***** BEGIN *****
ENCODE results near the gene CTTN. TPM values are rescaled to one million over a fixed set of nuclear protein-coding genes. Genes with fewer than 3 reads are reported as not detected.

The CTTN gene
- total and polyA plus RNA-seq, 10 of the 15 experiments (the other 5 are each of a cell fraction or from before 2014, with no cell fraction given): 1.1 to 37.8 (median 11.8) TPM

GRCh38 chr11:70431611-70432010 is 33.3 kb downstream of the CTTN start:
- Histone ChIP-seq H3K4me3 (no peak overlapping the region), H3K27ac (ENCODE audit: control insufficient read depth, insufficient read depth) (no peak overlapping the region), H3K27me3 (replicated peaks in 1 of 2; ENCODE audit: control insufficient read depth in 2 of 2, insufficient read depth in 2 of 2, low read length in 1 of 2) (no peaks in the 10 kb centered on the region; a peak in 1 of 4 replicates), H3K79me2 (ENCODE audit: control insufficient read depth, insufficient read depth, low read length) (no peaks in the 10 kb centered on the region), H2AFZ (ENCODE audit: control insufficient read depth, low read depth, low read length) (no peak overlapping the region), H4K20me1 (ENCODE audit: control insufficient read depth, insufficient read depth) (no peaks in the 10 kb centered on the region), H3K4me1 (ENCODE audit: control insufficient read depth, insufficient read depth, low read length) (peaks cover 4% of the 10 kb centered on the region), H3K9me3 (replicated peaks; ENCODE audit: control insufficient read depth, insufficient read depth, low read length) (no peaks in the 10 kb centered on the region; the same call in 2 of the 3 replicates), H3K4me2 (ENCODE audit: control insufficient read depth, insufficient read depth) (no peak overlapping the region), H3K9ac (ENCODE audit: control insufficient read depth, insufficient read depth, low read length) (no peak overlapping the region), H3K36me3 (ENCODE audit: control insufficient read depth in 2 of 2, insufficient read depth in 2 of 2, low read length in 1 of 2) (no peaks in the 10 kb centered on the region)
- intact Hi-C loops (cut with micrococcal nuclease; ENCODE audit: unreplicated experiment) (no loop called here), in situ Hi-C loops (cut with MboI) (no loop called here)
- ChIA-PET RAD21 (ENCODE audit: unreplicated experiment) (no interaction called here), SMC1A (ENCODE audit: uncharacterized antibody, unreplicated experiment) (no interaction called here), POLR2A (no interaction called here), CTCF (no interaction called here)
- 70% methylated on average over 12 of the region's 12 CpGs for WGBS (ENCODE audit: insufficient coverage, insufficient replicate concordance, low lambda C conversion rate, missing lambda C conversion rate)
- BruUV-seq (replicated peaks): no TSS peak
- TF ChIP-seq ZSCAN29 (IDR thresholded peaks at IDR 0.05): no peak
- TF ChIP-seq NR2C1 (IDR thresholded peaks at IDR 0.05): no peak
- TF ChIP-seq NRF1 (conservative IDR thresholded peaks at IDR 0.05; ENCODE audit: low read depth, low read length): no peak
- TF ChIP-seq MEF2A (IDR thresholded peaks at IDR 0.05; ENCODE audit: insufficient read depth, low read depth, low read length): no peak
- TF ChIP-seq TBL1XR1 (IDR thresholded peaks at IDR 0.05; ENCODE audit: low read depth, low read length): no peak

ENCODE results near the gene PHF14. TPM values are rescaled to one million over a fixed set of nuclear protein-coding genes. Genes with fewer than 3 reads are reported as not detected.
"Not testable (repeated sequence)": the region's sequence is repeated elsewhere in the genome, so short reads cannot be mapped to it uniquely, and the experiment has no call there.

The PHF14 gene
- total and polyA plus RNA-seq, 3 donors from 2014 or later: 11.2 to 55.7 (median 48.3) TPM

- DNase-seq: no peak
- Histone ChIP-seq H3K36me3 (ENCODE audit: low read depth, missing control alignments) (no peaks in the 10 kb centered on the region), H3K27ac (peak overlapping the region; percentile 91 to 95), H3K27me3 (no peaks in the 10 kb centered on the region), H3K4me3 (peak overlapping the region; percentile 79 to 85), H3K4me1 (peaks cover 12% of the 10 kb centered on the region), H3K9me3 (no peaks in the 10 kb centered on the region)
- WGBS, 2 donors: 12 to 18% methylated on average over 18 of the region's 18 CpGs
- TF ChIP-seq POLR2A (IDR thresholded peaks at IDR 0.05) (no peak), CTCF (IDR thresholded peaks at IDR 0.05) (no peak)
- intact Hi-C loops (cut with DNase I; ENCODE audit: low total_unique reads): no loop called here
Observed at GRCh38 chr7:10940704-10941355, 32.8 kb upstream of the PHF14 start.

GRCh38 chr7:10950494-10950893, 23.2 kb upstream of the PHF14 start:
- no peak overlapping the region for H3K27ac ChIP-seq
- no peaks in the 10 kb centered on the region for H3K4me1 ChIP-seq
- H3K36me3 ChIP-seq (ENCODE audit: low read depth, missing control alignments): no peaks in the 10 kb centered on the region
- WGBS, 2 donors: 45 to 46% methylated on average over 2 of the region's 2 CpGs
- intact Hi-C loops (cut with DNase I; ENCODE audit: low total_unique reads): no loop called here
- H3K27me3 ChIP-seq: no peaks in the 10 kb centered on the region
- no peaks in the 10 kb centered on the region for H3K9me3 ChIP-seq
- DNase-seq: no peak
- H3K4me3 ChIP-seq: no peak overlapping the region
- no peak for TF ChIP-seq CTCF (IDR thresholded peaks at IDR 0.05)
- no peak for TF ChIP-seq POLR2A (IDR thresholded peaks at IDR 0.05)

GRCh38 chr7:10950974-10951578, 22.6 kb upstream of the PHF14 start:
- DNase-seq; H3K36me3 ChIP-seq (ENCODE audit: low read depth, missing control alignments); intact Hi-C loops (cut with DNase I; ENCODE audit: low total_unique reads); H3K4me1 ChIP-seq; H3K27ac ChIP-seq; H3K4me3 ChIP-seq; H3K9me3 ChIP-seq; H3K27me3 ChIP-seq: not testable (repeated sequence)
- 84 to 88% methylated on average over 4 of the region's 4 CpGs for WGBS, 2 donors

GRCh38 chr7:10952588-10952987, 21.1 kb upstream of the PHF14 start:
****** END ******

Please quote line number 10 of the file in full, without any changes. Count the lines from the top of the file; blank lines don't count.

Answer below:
- TF ChIP-seq ZSCAN29 (IDR thresholded peaks at IDR 0.05): no peak